During the early hours of dawn, while the first rays of sun begin to shine from the distant horizon and another day begins, the tea farmers have already long ago begun their work plucking Pu-erh tea from the tea fields. They watch the beautiful Chinese sunrise as the sun’s first rays brighten the fields of tea trees.
The reason the tea farmers begin their work so early before the sunrise is because the best time to pluck fresh Pu-erh tea leaves is approximately a half hour past sunrise. They choose this particular time to pluck the leave to avoid having too much water contained in the leaves when rolling and withering them. The farmers and tea pickers finish plucking the leaves between 10 am and noon.
The Pu-erh Picking Season
Pu-erh teas are predominantly picked during the spring, summer and autumn, however in the tea world there are two other distinctions in season for picking Pu-erh tea; the dry season and rainy season.
The dry season Pu-erh leaves are picked in the springtime, from late February throughout the middle of May. The rainy season Pu-erh teas are picked from late May through the end of September. During the dry season, the spring rain won’t have any effect on the springtime tea leaves, the flavor and aroma of the Pu-erh tea is still full and rich, and a good Pu-erh tea.
Therefore each year the main months for plucking a good Pu-erh tea is between late February into the beginning of November.
The Differences in Picking Seasons and Their Effect on the Pu-erh Tea
Depending on the season in which the Pu-erh leaves were plucked, there will be differences in the quality of the tea produced. In China, these distinctions on quality due to picking season are referred to as “chun jian” and “gu hua”. These Pu-erh teas have a very high quality. The dry season Pu-erh picked in the early spring has a refreshing aroma and flavor as well as a smooth mellow flavor. An example is this Ripened Tribute or Golden Buds Pu-erh Cake Tea, which has an excellent flavor and is produced during the springtime.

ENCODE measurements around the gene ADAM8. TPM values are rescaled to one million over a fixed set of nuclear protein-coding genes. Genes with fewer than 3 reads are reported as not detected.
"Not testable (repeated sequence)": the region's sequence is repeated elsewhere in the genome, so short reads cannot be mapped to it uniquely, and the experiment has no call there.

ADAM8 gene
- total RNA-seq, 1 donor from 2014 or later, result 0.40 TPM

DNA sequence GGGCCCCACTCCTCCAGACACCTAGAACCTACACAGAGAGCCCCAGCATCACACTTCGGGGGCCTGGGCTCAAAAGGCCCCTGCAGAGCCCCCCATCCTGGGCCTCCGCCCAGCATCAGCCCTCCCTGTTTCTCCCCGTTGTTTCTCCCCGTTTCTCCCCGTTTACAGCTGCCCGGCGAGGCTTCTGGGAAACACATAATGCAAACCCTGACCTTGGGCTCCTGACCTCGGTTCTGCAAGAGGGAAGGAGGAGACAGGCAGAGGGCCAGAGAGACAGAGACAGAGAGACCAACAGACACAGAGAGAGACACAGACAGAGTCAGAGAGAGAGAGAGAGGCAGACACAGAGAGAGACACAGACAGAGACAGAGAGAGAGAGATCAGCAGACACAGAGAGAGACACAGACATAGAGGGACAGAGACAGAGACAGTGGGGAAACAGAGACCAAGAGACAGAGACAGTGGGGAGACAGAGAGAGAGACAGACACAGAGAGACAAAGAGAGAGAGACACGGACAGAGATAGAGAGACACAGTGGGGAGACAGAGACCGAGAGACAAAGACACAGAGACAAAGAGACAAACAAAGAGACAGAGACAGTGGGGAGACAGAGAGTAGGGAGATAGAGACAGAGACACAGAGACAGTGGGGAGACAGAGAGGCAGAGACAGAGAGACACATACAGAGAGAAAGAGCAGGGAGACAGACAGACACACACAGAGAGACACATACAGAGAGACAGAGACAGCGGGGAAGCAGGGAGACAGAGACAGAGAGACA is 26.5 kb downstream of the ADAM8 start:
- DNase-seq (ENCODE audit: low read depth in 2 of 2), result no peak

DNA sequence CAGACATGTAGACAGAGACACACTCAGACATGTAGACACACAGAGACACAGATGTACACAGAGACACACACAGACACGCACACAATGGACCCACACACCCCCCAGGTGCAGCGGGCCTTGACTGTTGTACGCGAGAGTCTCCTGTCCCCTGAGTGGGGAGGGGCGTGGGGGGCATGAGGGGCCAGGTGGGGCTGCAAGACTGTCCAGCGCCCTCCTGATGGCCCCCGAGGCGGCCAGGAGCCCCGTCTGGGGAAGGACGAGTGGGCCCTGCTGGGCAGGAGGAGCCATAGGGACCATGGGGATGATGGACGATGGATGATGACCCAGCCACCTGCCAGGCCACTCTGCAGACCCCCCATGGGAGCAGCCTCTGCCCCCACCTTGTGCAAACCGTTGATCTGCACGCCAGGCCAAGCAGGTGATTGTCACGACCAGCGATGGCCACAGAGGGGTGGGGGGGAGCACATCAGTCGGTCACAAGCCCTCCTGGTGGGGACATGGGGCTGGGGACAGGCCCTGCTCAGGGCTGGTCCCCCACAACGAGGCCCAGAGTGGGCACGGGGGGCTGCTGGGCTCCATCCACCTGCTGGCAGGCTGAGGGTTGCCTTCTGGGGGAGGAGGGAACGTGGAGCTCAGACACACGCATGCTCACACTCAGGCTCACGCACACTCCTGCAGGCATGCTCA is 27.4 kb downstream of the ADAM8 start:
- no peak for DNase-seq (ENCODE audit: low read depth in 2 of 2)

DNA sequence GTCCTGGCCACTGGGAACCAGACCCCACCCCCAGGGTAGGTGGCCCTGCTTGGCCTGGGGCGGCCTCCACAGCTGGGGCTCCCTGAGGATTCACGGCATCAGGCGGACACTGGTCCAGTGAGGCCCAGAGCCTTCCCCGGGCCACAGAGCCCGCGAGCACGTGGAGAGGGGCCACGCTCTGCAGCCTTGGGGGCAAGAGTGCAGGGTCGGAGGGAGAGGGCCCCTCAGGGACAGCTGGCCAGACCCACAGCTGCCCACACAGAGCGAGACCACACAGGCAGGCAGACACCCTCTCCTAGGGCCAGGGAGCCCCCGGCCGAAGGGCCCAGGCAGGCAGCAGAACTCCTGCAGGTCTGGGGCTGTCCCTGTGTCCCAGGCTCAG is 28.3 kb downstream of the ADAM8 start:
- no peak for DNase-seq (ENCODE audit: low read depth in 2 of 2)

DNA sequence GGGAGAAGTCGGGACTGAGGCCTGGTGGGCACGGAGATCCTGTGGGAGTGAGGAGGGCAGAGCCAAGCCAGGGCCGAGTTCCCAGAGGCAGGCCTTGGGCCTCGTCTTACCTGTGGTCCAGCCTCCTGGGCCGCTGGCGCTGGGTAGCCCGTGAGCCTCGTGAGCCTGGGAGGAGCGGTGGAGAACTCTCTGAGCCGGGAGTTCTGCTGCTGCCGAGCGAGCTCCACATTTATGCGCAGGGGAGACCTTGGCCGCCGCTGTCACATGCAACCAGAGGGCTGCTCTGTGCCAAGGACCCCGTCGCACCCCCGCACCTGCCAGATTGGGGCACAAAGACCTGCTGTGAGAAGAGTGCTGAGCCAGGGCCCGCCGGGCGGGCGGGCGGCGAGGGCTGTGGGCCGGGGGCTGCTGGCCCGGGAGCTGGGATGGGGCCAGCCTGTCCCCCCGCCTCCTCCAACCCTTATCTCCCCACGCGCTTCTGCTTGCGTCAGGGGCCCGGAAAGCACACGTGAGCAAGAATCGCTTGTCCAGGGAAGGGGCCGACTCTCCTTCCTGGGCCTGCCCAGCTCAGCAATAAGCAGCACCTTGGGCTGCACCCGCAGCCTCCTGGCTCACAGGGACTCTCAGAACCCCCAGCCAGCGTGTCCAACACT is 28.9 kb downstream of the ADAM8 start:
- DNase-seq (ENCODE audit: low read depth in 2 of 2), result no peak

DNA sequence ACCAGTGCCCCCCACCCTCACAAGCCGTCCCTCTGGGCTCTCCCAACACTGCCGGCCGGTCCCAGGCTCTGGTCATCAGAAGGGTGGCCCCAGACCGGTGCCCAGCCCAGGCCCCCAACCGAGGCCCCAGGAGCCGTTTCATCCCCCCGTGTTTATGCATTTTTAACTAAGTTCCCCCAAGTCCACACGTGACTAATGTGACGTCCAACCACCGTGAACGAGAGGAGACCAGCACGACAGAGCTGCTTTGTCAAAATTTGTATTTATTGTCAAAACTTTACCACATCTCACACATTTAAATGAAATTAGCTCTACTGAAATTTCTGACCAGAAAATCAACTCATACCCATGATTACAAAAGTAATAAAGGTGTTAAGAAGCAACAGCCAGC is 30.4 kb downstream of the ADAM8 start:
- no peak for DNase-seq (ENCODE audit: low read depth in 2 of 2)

Chun Jian Pu-erh Tea
Chun Jian Pu-erh tea is picked early in the spring, and because of of the altitude and climate begin to sprout as early as February. If the Pu-erh tea leaves are picked from February to May, they are considered to be “Chun Jian”.
Usually the tea plucked in the springtime known as Chun Jian differs while growing because of the difference in rainfall there during that time of year. The most highly valued Pu-erh teas are plucked before Qing Ming, also known as Tomb-Sweeping Day so that there is less moisture and precipitation before then which results in the Pu-erh tea having much more nutrients and benefits.
Pu-erh tea plucked after Qing Ming will grow much faster due to increased precipitation and therefore due to the fast rate of growth contains less concentrated beneficial nutrients.
Beside being known as Chun Jian, Pu-erh tea picked in the springtime are also classified into three sub-groups called: early spring, middle spring and late spring. Each are very strictly categorized, and the early spring tea is of the utmost highest quality as they have been latent through the winter, gathering energy. The buds are very tender and wiry with tight slender tips tinted a light green color.
When you brew a cup of Pu-erh tea, the aroma is rich and slightly mellow and lasts a long time, providing soothing aromatherapy with your tea. The liquor of the brewed tea is a bright green and the flavor is very refreshing. The tea leaves themselves are even and beautiful after being brewed, and can be re-brewed several times.
Gu Hua Pu-erh Tea
After the end of the rainy season during September it is once again harvest time for Pu-erh tea. This time, because of all of the precipitation during the monsoon season, the tea trees sprout bountifully and the buds and tips emerge full and fat. This type of Pu-erh tea is called Gu Hua. Gu Hua is considered an autumn Pu-erh tea, however the buds and tips are still very tender. Though the flavor may not be as smooth as a Chun Jian Pu-erh, it has a fresh flavor with a very sweet aftertaste on the palate. The overall flavor is delicious and very soothing. Although Chun Jian is of better quality and has a more light flavor, Gu Hua is still a beautiful tea worth drinking.
At the end of the day while the sun sets quietly and warmly in the west, the tea workers finally stop their work to provide the world with quality Pu-erh tea.